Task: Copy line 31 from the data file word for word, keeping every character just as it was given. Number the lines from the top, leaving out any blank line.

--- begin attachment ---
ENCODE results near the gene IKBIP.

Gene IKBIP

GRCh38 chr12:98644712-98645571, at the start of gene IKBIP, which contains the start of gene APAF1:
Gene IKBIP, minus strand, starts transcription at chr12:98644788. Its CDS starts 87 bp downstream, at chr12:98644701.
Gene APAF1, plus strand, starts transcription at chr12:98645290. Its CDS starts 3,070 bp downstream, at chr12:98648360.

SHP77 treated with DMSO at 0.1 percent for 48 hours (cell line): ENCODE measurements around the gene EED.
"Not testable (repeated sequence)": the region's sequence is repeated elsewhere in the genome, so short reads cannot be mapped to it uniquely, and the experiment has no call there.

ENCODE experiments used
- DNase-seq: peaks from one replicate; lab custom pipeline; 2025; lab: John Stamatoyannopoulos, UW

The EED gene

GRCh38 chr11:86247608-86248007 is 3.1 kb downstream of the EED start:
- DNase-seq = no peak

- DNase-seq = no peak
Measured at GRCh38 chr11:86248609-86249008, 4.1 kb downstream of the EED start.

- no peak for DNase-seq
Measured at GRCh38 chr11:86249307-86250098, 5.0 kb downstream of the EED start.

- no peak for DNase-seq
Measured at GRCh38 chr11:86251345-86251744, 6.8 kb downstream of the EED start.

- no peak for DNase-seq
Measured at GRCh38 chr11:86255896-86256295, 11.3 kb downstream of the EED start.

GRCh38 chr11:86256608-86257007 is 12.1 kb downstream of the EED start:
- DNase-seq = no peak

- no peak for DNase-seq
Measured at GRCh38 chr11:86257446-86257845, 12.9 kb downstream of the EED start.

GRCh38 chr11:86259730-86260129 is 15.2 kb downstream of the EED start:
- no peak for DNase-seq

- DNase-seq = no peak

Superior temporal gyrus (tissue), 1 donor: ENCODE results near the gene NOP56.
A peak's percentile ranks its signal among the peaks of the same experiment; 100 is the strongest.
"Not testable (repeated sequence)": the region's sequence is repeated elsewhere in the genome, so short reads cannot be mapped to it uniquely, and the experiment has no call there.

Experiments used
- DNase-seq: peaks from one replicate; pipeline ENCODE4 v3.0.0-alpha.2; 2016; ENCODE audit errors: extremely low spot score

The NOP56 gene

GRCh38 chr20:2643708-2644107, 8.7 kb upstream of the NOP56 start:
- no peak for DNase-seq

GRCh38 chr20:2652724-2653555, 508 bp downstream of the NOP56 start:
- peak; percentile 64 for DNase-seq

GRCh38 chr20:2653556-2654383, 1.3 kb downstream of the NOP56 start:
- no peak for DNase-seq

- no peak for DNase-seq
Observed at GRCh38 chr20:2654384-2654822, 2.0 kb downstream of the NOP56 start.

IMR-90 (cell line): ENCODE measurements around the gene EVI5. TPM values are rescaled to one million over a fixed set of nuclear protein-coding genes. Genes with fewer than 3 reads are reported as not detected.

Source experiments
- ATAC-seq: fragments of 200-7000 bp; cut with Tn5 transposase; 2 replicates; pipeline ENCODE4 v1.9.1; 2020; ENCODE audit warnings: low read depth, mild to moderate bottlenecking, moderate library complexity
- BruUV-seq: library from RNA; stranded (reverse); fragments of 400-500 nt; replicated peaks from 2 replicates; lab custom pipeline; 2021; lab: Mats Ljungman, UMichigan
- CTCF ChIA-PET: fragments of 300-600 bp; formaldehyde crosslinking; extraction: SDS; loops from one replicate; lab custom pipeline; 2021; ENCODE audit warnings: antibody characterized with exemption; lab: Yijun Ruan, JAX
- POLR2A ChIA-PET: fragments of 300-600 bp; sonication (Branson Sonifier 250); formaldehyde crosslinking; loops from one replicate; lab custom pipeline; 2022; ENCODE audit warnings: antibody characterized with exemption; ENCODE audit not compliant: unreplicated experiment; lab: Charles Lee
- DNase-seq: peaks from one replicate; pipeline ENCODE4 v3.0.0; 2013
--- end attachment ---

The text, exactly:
Experiments used